If you haven’t watched "Shrinking" on Apple TV+ you’re missing out on so many nuggets of wisdom for life's heartbreaking experiences. I’ll admit, when I caught the first trailer on TV I wasn’t entirely convinced. But only a few minutes into the first episode, I was hooked. And now it's one of my comfort TV shows and for good reason.
The series explores the ups and downs of one therapist's unconventional approach with patients, as he navigates his own grief after losing his wife. Throughout the season, we're introduced to many therapy strategies through each character's journey. There was one tool in particular that I was excited to see featured in the series because it’s a tool we recommend at Mend and one that my therapist suggested I do too. It really helped me when I was mending from my last breakup, and I think it could really help you too.
In the series, Paul, the seasoned, by-the-book therapist who heads the practice, teaches one of his colleague's grief-stricken daughter a method for letting out all of her feelings. He instructs her to play the saddest song she can think of and set a timer for 15 minutes. During that time she should let herself feel all her feelings as intensely as needed. When time’s up, so is the practice.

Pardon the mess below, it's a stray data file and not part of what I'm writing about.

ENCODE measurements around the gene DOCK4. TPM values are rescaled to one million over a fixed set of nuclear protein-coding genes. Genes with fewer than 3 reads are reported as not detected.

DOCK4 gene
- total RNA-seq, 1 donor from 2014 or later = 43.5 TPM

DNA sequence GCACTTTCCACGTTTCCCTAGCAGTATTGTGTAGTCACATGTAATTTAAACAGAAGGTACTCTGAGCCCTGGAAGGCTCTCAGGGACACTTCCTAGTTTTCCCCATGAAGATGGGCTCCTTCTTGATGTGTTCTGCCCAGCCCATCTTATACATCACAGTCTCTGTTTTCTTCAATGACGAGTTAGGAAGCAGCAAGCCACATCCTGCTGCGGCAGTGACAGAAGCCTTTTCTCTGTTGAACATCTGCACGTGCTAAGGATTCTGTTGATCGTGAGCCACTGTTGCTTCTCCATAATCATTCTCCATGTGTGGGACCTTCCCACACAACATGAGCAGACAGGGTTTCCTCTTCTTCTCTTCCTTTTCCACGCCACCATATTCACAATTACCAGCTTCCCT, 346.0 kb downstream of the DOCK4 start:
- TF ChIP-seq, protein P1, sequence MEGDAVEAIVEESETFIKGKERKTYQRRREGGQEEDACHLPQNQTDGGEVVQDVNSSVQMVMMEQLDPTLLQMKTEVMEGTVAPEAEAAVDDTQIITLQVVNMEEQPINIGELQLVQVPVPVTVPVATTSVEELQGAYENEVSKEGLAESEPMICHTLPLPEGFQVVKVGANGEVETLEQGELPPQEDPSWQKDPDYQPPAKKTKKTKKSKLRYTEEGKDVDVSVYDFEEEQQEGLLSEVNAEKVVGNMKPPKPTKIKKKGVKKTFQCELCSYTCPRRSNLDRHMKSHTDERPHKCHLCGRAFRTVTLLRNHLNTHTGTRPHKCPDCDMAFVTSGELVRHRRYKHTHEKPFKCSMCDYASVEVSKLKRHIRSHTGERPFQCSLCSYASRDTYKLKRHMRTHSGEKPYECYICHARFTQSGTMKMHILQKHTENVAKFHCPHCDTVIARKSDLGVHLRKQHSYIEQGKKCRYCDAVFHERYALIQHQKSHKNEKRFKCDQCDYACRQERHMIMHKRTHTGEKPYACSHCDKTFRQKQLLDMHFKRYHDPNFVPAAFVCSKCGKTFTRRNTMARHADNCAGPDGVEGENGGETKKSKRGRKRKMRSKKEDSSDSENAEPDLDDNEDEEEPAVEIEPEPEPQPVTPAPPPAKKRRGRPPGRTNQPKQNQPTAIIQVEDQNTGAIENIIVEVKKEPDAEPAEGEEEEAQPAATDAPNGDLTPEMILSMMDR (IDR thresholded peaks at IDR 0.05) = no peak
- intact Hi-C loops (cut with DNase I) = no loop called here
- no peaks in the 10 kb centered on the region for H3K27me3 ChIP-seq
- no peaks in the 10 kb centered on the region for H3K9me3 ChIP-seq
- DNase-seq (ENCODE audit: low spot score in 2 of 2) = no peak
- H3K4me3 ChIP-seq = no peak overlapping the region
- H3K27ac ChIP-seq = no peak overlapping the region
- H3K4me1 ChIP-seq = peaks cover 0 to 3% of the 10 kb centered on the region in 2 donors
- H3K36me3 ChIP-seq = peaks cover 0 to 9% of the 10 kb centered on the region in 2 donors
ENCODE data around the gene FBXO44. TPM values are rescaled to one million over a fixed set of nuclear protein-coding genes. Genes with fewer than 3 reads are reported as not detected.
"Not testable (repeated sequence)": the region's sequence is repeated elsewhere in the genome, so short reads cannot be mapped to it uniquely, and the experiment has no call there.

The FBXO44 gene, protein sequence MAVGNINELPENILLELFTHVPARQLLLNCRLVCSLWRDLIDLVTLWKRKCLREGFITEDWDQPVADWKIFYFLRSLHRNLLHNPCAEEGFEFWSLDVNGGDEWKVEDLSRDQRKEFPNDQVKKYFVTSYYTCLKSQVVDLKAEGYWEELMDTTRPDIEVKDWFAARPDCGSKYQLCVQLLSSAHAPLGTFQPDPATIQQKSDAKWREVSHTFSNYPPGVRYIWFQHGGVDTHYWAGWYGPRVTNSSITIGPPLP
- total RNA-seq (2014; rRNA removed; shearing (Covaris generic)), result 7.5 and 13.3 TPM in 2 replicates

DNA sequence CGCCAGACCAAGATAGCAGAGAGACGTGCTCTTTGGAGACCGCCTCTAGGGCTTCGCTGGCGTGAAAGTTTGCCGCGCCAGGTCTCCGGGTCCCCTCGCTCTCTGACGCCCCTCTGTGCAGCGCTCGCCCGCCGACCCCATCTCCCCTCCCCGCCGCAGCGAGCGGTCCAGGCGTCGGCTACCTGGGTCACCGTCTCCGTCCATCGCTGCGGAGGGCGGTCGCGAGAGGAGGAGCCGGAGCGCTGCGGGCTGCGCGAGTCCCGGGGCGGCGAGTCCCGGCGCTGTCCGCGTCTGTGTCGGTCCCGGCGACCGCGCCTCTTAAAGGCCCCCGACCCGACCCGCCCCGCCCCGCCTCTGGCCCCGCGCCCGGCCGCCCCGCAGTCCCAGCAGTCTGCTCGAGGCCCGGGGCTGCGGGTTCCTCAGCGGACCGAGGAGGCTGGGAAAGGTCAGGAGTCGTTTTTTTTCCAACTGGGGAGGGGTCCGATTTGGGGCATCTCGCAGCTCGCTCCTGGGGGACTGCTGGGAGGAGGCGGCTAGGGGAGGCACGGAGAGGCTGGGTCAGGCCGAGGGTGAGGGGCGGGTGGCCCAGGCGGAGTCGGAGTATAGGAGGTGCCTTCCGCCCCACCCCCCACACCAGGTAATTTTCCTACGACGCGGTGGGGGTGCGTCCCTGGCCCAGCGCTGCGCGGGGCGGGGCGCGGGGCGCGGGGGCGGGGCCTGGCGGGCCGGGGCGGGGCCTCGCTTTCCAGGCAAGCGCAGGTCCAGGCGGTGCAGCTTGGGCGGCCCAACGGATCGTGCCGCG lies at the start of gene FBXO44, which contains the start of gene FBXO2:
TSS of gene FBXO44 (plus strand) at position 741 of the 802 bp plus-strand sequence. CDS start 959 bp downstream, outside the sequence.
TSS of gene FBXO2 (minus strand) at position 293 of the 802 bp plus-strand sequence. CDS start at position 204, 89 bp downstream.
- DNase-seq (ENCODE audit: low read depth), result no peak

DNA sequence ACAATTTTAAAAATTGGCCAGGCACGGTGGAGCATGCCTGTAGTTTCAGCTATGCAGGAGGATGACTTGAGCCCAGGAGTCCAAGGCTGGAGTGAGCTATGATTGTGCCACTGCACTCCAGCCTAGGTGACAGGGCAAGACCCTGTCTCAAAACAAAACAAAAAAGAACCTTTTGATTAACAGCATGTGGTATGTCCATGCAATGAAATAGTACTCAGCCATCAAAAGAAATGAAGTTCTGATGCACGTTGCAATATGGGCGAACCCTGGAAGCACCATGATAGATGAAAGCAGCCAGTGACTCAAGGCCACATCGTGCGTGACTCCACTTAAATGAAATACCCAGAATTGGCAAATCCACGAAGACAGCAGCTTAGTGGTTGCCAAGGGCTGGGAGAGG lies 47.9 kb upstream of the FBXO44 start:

I first learned this tool when I was a Mender, long before I joined Team Mend. Then, about a year ago, my therapist gave it a little remix when he suggested I do this practice as I worked through the toughest months of heartbreak. In our session, he called it a grieving hour. He instructed me to set a one-hour timer, light a candle (preferably a relaxing scent like lavender or eucalyptus), and have a journal handy to write any thoughts that come up. He recommended that anytime the intensity of my feelings peaked, I should take some slow deep breaths until I felt calmer. I could repeat this as much as needed until the hour was up.
The point of this practice, no matter which method you choose to follow, is that it lets you feel everything that you might be holding in. Rather than bottling it all up, you give yourself a scheduled time to feel what you need to feel. And that’s essential to the mending process. Whether it’s 15 minutes or an hour, let yourself have that time to grieve. It'll help you get through the rest of your day, knowing that you'll have time to feel and process your thoughts at a set time. Make this a part of your daily routine, until it only feels necessary weekly and then monthly and then rarely.